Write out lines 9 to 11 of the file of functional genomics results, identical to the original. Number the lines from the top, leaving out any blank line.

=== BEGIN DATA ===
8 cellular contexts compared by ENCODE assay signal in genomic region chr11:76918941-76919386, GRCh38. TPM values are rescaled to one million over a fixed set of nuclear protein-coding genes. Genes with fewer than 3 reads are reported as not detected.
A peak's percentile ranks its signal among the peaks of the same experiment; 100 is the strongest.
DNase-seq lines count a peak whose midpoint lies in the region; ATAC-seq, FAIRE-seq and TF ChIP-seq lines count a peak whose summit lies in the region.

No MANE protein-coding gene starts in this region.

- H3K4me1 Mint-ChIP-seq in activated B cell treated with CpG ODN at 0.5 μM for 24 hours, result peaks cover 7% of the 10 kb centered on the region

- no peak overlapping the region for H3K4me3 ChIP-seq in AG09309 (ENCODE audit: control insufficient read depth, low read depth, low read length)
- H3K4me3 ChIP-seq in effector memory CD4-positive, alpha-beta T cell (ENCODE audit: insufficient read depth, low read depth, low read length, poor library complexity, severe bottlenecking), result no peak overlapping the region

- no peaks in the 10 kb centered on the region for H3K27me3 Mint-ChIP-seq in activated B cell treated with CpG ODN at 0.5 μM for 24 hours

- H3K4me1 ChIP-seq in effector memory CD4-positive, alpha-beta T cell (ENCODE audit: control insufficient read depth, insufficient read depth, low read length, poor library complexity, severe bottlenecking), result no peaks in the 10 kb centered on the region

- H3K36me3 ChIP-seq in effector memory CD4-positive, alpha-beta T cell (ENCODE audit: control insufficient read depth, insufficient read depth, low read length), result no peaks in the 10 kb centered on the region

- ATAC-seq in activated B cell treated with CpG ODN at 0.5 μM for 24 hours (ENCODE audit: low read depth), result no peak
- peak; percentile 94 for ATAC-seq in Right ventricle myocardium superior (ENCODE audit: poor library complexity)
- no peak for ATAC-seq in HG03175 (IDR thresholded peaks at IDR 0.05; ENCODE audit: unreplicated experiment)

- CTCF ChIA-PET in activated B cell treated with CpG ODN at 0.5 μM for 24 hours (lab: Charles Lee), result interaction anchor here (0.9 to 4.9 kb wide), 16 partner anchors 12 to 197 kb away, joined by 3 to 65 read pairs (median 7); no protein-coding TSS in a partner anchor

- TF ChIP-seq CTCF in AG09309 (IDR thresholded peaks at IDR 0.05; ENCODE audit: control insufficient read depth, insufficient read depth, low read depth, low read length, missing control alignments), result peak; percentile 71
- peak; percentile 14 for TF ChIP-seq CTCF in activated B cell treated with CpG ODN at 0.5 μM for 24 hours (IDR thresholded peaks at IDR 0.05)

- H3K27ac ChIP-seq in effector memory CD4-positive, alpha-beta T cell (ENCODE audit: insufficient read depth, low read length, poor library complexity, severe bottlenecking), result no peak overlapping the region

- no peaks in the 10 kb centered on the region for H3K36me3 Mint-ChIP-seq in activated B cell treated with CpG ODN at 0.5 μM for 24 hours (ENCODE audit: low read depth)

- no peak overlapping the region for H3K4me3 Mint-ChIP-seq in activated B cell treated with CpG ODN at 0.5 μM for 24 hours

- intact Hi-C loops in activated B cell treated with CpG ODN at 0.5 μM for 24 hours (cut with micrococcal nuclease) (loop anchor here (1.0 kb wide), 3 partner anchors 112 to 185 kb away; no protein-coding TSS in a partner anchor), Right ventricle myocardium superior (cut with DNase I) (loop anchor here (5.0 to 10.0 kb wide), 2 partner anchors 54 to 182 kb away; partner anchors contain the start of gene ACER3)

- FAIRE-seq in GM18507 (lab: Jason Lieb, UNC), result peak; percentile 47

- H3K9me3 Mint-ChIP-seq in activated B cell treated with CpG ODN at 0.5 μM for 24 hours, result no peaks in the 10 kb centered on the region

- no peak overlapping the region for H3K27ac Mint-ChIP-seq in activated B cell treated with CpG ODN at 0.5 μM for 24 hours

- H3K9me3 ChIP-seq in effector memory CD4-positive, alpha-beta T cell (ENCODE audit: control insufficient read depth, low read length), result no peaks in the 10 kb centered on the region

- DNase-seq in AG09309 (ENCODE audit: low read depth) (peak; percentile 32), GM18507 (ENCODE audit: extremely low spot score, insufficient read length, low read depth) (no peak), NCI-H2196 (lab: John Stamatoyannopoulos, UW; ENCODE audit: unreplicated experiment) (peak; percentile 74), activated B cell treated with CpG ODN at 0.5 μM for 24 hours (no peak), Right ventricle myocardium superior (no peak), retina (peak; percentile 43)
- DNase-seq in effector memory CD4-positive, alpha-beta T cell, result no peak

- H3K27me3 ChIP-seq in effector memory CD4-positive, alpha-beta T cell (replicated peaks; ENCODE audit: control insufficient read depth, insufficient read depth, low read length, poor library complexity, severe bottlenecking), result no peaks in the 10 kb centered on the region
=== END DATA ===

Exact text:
- H3K4me1 ChIP-seq in effector memory CD4-positive, alpha-beta T cell (ENCODE audit: control insufficient read depth, insufficient read depth, low read length, poor library complexity, severe bottlenecking), result no peaks in the 10 kb centered on the region

- H3K36me3 ChIP-seq in effector memory CD4-positive, alpha-beta T cell (ENCODE audit: control insufficient read depth, insufficient read depth, low read length), result no peaks in the 10 kb centered on the region

- ATAC-seq in activated B cell treated with CpG ODN at 0.5 μM for 24 hours (ENCODE audit: low read depth), result no peak